Mitsubishi Starion

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Mitsubishi Heavy Industries, the parent company to Mitsubishi Motors is one of the worlds largest corporations, dating back prior to 1937. Mitsubishi Motors Division is ranked among the 10 largest automobile manufacturers in the world. As a side note, Mitsubishi is also the only automotive manufacturer in the world that builds their own turbochargers.

In 1972, Chrysler Corporation purchased a minor percentage of Mitsubishi Motors stock that gained them a seat on the board of directors. This opened up Chryslers ability to introduce a variety of low cost, fuel efficient cars toting the Chrysler, Plymouth or Dodge banner. We saw many cars, such as the Champ, Colt, Arrow, Challenger, Sapporo, and mini trucks roll off Chrysler's lots and home in the hands of happy consumers. Many of Chryslers US built cars shared Mitsubishi power plants (i.e., LeBaron, Dodge 400, Reliant, and Aries).

It was to no ones surprise when Mitsubishi announced their intended entry to the US automotive market in 1983. Having gained knowledge of what the US consumers wanted through their partnership with Chrysler Corporation, the car manufacturer felt they had the chance to create a market share on US soil.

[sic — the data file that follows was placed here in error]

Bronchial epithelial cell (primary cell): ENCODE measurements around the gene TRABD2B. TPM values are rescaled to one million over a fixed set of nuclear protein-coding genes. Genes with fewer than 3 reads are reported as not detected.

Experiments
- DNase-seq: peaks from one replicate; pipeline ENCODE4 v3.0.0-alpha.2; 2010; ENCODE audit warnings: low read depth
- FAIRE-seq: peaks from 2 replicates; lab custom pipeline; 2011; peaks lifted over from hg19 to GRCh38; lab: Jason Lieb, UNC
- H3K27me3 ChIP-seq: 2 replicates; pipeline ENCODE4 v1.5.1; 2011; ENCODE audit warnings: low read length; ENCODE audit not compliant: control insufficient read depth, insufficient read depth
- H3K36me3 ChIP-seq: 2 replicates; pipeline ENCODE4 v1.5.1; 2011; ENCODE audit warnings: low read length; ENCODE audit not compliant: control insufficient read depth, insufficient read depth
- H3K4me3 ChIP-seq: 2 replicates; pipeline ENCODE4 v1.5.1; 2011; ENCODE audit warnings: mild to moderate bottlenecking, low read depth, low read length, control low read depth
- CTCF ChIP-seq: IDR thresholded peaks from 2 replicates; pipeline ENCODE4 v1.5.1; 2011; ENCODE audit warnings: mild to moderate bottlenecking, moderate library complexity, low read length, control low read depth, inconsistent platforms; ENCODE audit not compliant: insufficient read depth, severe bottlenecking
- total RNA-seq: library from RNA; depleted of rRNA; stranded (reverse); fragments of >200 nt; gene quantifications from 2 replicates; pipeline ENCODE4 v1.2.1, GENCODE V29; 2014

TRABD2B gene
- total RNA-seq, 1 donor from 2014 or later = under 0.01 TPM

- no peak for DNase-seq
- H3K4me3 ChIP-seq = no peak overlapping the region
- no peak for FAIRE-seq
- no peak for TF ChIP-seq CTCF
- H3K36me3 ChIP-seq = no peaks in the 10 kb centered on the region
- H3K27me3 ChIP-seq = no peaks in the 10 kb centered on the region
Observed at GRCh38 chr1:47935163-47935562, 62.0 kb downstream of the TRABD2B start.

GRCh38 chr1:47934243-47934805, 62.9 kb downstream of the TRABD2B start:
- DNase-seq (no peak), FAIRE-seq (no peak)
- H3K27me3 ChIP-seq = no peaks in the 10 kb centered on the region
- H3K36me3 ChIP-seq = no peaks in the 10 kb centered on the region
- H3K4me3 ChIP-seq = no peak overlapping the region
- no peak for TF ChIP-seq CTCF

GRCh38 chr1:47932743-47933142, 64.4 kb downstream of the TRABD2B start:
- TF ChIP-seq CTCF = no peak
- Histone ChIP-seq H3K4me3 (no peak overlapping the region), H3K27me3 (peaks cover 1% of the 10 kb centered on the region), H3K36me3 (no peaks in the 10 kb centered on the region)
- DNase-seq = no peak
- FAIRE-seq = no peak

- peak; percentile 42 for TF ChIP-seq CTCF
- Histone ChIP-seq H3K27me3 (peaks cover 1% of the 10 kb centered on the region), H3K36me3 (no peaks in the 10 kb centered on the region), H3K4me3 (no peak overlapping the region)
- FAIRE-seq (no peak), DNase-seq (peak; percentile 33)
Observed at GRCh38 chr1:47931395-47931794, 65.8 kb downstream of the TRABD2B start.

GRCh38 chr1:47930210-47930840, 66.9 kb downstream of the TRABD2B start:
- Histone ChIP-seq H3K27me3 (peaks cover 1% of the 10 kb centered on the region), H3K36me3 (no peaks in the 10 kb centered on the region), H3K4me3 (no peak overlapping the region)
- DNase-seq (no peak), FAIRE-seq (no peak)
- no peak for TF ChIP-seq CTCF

To introduce themselves in October of 1982, a modest lineup of models proved sufficient. These were the Cordia, Tredia, Montero, 2WD and 4WD trucks, and of course, their Flagship, the Starion.

The Starion was to be designed and built to go head to head with other Japanese sports coupes that were now enjoying an exclusive niche in the US market. These were the Datsun 280ZX, powered by an in-line-6, and the Toyota Celica Supra, also with an inline 6. Needless to say, Mitsubishi's quick little 4 cylinder turbo sent Datsun and Toyota scrambling back to the design departments for turbo systems of their very own!

Chrysler also released the Starion under their own banner in 1984, displaying the name "Conquest," and they played a major role in refining the cars capabilities and appearance. With joint cooperation between the two industry leaders, the Starion/Conquest grew and matured through its 7½ ~year production life.

Starting it's production life at a meager 145hp@5,000RPM and 185lb-ft@2500RPM, the car was thought to be "too busy" by American car critics with it's hood scoop and fake hood vents. After a few revisions, the car ended production with a sleek, muscular look that has long since cultivated a following of individuals and with power ratings of 188HP@5,000RPM and 234lb-ft@2500RPM.

More information on this vehicle can be found at